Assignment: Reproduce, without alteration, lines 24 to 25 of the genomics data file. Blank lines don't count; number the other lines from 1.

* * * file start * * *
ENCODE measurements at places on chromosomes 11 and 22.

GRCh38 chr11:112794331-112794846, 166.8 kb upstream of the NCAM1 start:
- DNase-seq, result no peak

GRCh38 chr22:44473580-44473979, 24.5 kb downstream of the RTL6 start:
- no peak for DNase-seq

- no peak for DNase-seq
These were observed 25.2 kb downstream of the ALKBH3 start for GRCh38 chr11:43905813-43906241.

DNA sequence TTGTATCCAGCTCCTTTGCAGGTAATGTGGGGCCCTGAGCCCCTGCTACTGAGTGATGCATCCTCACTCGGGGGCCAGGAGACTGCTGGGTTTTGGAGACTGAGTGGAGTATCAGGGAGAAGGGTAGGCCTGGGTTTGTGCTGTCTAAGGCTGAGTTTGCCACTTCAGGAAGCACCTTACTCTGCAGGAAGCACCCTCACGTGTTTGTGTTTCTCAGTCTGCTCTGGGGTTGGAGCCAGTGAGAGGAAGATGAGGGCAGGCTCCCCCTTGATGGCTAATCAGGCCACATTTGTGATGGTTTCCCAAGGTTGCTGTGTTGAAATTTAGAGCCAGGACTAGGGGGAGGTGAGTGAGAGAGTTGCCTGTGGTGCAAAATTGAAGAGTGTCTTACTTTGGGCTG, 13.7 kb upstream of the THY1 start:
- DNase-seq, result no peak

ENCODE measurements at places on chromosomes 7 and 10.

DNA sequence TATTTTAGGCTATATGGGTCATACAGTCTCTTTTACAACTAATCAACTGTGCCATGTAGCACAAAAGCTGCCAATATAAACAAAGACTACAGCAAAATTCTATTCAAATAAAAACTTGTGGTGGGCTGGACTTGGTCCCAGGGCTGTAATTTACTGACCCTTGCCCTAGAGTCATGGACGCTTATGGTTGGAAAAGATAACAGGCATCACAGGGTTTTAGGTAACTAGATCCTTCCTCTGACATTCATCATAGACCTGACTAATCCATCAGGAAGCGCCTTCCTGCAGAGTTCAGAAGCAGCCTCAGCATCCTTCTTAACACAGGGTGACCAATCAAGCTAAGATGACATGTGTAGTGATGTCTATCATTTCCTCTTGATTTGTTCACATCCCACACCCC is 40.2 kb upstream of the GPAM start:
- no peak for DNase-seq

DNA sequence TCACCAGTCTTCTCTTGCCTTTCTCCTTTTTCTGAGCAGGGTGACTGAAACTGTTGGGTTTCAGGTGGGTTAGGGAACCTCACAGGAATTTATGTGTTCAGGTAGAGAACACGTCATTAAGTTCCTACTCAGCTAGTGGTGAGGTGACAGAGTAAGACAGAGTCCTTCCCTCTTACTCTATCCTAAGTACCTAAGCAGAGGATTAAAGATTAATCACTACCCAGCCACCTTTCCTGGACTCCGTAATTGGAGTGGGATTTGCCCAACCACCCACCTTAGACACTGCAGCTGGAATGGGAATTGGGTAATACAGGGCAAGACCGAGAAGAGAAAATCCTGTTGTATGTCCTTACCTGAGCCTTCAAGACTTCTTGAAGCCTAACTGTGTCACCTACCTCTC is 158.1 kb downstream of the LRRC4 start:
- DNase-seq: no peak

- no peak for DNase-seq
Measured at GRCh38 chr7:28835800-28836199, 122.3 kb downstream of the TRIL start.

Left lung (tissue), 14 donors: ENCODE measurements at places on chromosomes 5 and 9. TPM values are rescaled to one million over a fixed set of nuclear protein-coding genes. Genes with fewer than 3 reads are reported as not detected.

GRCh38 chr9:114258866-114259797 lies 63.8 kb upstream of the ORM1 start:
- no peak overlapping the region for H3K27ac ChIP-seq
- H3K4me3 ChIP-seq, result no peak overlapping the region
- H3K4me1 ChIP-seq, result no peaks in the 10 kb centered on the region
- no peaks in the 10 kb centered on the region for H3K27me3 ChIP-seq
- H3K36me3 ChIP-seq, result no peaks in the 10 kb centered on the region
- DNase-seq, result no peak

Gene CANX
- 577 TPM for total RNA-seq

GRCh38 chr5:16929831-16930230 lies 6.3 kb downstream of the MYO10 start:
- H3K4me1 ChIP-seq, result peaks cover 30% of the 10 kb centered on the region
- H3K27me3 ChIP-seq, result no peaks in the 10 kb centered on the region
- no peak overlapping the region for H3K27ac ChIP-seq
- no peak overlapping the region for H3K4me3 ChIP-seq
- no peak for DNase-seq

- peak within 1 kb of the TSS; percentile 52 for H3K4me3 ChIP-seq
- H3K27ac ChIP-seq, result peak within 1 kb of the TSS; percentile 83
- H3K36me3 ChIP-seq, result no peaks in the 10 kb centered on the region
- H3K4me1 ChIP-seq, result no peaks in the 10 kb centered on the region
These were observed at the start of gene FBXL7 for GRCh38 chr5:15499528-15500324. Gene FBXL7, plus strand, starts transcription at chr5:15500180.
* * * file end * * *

- DNase-seq, result no peak

Gene CANX